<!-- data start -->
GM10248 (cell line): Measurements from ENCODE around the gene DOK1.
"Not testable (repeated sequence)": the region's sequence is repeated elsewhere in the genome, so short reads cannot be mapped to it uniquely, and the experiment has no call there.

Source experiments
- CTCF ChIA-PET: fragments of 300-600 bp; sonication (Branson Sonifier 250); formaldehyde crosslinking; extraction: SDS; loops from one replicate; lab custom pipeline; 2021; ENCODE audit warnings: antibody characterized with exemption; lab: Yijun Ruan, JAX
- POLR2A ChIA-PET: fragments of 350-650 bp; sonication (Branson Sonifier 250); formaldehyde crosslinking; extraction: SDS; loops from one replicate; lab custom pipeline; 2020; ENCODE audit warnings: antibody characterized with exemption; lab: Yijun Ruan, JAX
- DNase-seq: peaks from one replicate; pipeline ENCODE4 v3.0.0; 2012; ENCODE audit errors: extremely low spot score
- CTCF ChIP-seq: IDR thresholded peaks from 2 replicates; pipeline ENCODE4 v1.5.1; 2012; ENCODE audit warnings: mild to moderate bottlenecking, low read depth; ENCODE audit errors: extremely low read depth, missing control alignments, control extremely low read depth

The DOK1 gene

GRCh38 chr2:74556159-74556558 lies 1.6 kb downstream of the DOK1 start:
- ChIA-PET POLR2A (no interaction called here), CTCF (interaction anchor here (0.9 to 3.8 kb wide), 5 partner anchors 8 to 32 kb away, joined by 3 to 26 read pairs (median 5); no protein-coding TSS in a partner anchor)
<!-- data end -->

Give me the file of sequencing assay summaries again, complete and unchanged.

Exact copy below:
GM10248 (cell line): Measurements from ENCODE around the gene DOK1.
"Not testable (repeated sequence)": the region's sequence is repeated elsewhere in the genome, so short reads cannot be mapped to it uniquely, and the experiment has no call there.

Source experiments
- CTCF ChIA-PET: fragments of 300-600 bp; sonication (Branson Sonifier 250); formaldehyde crosslinking; extraction: SDS; loops from one replicate; lab custom pipeline; 2021; ENCODE audit warnings: antibody characterized with exemption; lab: Yijun Ruan, JAX
- POLR2A ChIA-PET: fragments of 350-650 bp; sonication (Branson Sonifier 250); formaldehyde crosslinking; extraction: SDS; loops from one replicate; lab custom pipeline; 2020; ENCODE audit warnings: antibody characterized with exemption; lab: Yijun Ruan, JAX
- DNase-seq: peaks from one replicate; pipeline ENCODE4 v3.0.0; 2012; ENCODE audit errors: extremely low spot score
- CTCF ChIP-seq: IDR thresholded peaks from 2 replicates; pipeline ENCODE4 v1.5.1; 2012; ENCODE audit warnings: mild to moderate bottlenecking, low read depth; ENCODE audit errors: extremely low read depth, missing control alignments, control extremely low read depth

The DOK1 gene

GRCh38 chr2:74556159-74556558 lies 1.6 kb downstream of the DOK1 start:
- ChIA-PET POLR2A (no interaction called here), CTCF (interaction anchor here (0.9 to 3.8 kb wide), 5 partner anchors 8 to 32 kb away, joined by 3 to 26 read pairs (median 5); no protein-coding TSS in a partner anchor)